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|McCulloch v. Maryland
the Supreme Court case in which the Court ruled that Congress has "implied powers" in addition to those specified in the Constitution and that federal laws are superior to conflicting state laws
In 1816, Congress created the Second Bank of the United States, which became the depository of federal funds. The Bank operated like any other private bank -- it issued banknotes that could be used for legal tender, handled deposits and withdrawals, made loans, etc. There was one major difference, however. Rather than pay taxes on profits, the bank made loans to the federal government, a privilege not enjoyed by state-chartered banks.
In 1818 the State of Maryland passed legislation imposing taxes on all banks not chartered within the state. When James W. McCulloch (left), cashier of the Baltimore branch of the Second Bank of the United States, refused to pay the tax, Maryland sued him. After the Maryland State Court ruled against McCulloch and the State Appeals Court upheld the state court's ruling, McCulloch appealled to the United States Supreme Court. The two sides presented their arguments on February 22, 1819, with Maryland saying that Congress did not have the authority to create the Bank, and that even if it did the state had the right to tax the institution. The Court, headed by Chief Justice John Marshall, handed down its unanimous decision on March 6, 1819.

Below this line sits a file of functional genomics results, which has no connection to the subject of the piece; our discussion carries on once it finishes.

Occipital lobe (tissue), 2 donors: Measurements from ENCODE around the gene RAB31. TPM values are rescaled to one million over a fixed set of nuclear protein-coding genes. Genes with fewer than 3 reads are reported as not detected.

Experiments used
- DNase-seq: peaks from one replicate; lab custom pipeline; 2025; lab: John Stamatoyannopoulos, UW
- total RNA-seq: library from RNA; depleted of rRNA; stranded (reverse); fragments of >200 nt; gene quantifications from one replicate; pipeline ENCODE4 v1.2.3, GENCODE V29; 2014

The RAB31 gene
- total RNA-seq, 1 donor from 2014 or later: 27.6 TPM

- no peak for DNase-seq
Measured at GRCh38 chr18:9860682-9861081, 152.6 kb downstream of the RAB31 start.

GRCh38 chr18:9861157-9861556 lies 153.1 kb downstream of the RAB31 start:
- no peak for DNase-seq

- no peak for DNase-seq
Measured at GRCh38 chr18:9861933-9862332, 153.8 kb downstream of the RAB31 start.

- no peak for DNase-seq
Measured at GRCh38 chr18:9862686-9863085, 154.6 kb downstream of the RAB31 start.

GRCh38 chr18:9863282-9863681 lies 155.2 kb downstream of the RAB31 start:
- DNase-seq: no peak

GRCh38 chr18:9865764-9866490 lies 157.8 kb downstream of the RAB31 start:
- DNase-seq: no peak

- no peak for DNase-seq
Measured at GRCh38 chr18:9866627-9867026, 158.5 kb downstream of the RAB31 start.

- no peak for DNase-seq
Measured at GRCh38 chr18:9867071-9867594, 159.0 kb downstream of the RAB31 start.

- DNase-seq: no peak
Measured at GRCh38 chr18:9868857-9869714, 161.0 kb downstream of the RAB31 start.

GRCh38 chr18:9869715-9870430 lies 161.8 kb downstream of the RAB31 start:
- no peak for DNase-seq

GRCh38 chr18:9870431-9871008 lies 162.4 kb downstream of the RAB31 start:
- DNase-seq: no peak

In its ruling, the Court stated that Congress did indeed have the authority to establish the Bank of the United States under the "Necessary and Proper Clause" of Article I, Section 8, which gives Congress power "to make all laws which shall be necessary and proper to carry out its other powers." And, since the Constitution expressly gives Congress the authority to tax, borrow, and regulate interstate commerce, and the Bank of the United States was created to help Congress carry out those functions, it was constitutional. The Court also ruled that the State of Maryland did not have the authority to tax the Bank due to the "Supremacy Clause" of Article VI, which puts the laws of the United States above conflicting state laws. Maryland's tax conflicted with U.S. laws because, according to the Court, any state tax on a federal institution was a tax on all U.S. citizens and only Congress had the authority to impose taxes on the nation as a whole.
The McCulloch vs Maryland decision was the first to give Congress "implied powers" in addition to those specified in the Constitution and to put federal laws above state laws, and by establishing both precedents in a single ruling places it near the top of any list of most important decisions in the history of the U.S. Supreme Court. Without it, Congress would not have had the authority to create many of the federal agencies that exist today.
This page was last updated on 02/22/2017.